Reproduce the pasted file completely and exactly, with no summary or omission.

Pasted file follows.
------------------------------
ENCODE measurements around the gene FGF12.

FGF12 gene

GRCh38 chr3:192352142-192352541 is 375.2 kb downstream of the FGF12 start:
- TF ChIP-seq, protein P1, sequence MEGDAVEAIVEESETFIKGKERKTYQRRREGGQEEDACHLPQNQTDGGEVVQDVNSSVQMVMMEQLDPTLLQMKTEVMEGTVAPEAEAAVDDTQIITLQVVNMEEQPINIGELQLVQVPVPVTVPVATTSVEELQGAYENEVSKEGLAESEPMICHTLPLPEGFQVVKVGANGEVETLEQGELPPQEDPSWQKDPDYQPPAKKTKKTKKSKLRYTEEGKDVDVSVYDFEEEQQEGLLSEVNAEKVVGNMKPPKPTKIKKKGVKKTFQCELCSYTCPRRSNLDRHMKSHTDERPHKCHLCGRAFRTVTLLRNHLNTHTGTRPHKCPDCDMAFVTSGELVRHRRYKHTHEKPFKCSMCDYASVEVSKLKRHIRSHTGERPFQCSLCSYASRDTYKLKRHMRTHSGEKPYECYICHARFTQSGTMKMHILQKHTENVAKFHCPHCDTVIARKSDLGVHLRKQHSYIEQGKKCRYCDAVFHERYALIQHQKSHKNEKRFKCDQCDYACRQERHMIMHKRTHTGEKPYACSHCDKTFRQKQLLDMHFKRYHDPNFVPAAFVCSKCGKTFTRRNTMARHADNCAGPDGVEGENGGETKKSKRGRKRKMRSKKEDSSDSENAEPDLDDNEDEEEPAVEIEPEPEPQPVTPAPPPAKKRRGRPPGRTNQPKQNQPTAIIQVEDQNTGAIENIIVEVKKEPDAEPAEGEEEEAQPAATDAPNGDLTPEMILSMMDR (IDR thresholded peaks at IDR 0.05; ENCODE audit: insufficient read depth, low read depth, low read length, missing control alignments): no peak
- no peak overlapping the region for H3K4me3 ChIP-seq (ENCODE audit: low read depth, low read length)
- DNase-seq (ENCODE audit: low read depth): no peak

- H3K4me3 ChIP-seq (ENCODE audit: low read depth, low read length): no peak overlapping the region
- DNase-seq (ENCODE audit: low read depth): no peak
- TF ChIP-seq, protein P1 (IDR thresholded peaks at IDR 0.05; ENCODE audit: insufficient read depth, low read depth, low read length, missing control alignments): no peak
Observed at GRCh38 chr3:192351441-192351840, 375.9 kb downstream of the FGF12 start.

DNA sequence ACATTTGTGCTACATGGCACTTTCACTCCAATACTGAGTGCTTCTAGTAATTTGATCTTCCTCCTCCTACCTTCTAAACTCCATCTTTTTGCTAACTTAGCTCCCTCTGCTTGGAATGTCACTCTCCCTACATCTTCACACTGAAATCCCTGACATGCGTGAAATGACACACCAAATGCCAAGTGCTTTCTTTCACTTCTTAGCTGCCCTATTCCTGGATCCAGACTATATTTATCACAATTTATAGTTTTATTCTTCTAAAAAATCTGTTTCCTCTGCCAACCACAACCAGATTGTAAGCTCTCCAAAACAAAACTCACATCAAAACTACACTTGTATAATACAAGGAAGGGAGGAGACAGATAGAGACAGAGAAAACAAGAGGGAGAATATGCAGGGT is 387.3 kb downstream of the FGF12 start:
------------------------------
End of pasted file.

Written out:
ENCODE measurements around the gene FGF12.

FGF12 gene

GRCh38 chr3:192352142-192352541 is 375.2 kb downstream of the FGF12 start:
- TF ChIP-seq, protein P1, sequence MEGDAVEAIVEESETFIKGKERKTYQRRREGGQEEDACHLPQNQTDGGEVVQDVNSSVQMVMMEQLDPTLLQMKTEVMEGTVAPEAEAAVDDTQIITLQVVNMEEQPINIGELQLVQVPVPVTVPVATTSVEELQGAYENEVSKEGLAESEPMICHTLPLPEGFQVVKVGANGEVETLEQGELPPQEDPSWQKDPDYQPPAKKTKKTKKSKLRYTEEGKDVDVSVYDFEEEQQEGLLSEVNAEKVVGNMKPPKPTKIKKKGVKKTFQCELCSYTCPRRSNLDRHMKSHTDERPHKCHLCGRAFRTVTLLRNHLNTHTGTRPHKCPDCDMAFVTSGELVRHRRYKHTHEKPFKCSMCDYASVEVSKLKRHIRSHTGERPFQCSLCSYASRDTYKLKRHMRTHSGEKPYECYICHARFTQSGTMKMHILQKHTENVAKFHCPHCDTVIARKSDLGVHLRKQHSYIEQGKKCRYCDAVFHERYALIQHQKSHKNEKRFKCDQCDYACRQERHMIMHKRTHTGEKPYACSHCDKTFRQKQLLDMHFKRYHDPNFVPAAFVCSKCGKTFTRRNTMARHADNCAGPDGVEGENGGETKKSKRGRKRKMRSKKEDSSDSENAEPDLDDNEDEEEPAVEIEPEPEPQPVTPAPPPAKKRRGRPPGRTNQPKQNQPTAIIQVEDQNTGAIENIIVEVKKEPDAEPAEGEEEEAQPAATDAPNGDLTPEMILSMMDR (IDR thresholded peaks at IDR 0.05; ENCODE audit: insufficient read depth, low read depth, low read length, missing control alignments): no peak
- no peak overlapping the region for H3K4me3 ChIP-seq (ENCODE audit: low read depth, low read length)
- DNase-seq (ENCODE audit: low read depth): no peak

- H3K4me3 ChIP-seq (ENCODE audit: low read depth, low read length): no peak overlapping the region
- DNase-seq (ENCODE audit: low read depth): no peak
- TF ChIP-seq, protein P1 (IDR thresholded peaks at IDR 0.05; ENCODE audit: insufficient read depth, low read depth, low read length, missing control alignments): no peak
Observed at GRCh38 chr3:192351441-192351840, 375.9 kb downstream of the FGF12 start.

DNA sequence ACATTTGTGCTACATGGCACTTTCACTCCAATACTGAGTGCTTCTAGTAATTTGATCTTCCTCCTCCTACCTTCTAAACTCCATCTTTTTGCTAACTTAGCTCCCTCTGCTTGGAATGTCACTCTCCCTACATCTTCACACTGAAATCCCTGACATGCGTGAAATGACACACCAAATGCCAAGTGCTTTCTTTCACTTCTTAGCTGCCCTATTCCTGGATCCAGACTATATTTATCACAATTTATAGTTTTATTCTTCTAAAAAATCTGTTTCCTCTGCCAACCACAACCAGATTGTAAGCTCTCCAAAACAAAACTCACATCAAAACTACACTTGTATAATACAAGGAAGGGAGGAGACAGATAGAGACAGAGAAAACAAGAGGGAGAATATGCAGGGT is 387.3 kb downstream of the FGF12 start: